Yes, next ,I agree with you: How on Earth does it benefit some 50% of the world’s population, to continue to abuse women of all ages?? (to say nothing of races, cultures, etc.) So, with this in mind, how well is it progressing towards educating all cultures towards the somewhat universally agreed-upon level of perspective of the afore-mentioned Sarah? I’m referring to both within the USA, and, say Egypt as in the case of Lara Logan? Worse, I’ve not a clue what she was wearing that day, so that “factor” I must restrain comment. Assume (ah, we know what that spells…) she wasn’t enticing the mob/crowds of Egyptians—with its myriad numbers of well-motivated & ill-motivated participants. Assume further that “others” merely picked her because she was handy—nearest handy foreign (American??) female, this still doesn’t condone the rogues’ actions.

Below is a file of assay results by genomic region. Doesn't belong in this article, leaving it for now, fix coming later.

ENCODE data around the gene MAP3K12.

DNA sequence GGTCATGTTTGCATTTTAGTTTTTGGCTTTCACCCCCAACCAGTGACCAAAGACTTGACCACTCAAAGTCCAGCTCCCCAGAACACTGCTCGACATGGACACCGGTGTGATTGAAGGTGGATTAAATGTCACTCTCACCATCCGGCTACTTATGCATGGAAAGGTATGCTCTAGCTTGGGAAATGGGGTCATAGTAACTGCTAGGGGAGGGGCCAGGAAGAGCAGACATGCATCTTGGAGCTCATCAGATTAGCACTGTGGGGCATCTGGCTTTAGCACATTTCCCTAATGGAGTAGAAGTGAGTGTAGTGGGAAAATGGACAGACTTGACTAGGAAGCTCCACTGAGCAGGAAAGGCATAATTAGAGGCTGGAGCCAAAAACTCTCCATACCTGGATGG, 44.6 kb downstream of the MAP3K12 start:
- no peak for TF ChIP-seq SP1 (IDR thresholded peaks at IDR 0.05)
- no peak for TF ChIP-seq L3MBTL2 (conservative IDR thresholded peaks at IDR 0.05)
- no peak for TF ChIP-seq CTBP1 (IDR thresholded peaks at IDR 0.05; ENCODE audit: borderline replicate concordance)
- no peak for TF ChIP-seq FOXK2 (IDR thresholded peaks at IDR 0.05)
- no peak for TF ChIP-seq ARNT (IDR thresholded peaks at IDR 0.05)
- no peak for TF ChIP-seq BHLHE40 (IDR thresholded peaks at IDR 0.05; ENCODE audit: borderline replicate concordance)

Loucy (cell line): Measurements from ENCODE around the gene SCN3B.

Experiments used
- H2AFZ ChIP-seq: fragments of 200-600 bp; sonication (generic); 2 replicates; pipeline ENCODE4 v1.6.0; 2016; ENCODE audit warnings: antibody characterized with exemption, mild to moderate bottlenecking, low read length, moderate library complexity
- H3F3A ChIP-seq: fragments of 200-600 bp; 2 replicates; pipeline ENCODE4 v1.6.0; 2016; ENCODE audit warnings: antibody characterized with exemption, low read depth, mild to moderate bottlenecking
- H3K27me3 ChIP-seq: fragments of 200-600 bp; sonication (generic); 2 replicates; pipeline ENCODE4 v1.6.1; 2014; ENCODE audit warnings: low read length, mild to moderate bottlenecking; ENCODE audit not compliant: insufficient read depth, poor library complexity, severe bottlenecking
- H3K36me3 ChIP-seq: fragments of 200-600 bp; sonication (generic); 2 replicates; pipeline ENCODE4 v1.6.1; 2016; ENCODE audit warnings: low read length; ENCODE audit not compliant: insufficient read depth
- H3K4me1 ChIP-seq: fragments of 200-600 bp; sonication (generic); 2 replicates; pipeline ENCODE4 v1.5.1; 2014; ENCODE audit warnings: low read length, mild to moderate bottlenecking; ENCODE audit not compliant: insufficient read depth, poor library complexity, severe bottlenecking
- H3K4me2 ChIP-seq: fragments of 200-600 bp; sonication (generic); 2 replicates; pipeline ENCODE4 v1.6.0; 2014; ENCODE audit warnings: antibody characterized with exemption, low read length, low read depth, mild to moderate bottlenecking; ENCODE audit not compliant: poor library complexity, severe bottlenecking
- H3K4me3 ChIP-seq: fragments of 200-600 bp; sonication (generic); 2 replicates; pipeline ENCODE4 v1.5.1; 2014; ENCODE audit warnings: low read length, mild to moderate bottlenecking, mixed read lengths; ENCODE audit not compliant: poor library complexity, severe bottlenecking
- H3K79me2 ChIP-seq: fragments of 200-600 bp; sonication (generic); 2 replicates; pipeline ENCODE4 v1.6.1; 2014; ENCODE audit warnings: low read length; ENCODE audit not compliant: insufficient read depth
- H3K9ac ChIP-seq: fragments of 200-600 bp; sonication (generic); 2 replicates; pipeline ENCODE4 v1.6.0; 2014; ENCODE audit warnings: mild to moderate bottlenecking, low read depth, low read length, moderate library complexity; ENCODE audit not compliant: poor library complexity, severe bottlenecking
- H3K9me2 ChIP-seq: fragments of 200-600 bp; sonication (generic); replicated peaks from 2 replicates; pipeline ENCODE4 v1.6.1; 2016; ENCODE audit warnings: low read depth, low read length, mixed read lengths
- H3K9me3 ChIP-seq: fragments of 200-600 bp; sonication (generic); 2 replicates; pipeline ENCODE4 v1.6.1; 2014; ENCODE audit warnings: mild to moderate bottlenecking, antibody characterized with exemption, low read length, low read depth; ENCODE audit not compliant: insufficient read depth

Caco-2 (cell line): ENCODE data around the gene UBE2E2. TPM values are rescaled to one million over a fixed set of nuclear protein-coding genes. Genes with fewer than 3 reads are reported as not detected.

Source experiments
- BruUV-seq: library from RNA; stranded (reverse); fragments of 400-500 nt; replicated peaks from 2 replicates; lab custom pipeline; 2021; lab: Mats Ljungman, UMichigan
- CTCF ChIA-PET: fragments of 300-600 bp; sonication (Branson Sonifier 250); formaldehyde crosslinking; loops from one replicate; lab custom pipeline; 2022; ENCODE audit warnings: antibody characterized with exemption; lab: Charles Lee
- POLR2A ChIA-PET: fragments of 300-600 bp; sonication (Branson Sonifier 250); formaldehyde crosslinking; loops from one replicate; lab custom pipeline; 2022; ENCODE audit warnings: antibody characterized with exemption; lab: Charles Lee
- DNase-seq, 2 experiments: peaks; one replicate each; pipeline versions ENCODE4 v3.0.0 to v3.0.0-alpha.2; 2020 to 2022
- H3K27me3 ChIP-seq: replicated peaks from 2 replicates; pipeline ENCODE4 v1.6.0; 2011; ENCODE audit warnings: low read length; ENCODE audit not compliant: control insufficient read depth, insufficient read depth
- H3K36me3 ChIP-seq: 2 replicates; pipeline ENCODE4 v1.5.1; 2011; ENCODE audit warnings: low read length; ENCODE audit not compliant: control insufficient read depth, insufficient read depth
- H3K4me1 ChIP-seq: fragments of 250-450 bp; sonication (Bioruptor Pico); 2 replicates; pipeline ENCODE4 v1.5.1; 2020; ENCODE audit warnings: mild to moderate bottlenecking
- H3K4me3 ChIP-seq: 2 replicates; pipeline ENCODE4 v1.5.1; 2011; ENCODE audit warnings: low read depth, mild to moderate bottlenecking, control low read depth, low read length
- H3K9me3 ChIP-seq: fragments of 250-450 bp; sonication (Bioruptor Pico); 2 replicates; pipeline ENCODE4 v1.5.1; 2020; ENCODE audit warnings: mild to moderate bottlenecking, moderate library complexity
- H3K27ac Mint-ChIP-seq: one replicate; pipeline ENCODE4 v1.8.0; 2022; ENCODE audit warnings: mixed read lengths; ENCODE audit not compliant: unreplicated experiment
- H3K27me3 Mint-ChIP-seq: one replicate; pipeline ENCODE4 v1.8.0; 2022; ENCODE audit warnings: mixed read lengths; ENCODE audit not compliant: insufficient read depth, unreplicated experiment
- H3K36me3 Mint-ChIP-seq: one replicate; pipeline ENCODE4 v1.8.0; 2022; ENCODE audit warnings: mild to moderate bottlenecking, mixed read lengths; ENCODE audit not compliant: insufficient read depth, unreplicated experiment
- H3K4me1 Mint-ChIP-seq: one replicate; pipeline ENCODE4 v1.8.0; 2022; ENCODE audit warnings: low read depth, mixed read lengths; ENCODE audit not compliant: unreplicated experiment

I again state narrowly, perhaps it would be wiser individually to be more like Ann in the before mentioned example…seems to incur less physical abuse, expense, etc. Imperfect, I agree, but then again the Hitler reference? Sure is strange how still there are Neo-Nazis around the world, some misguided people still pursue what they perceive of Nazis’s “good”. Burkhas common in parts of the world. For my daughter, I still advise her the same.

    Gladly, let’s push some Congressional Legislation outlawing….uhm…brazen attacks upon females, Lara Logan, etc. Hmm…

    I’m still looking forwards to perp walks for the guilty, stopping the political B.S., cutting the “pork”, & progressive tax structures to resolve the country’s huge debt problems. I’m not so sure desirable human (well, sort0f) behaviour that’s unacceptable by billions can get changed within a lifetime—world-wide. IMHO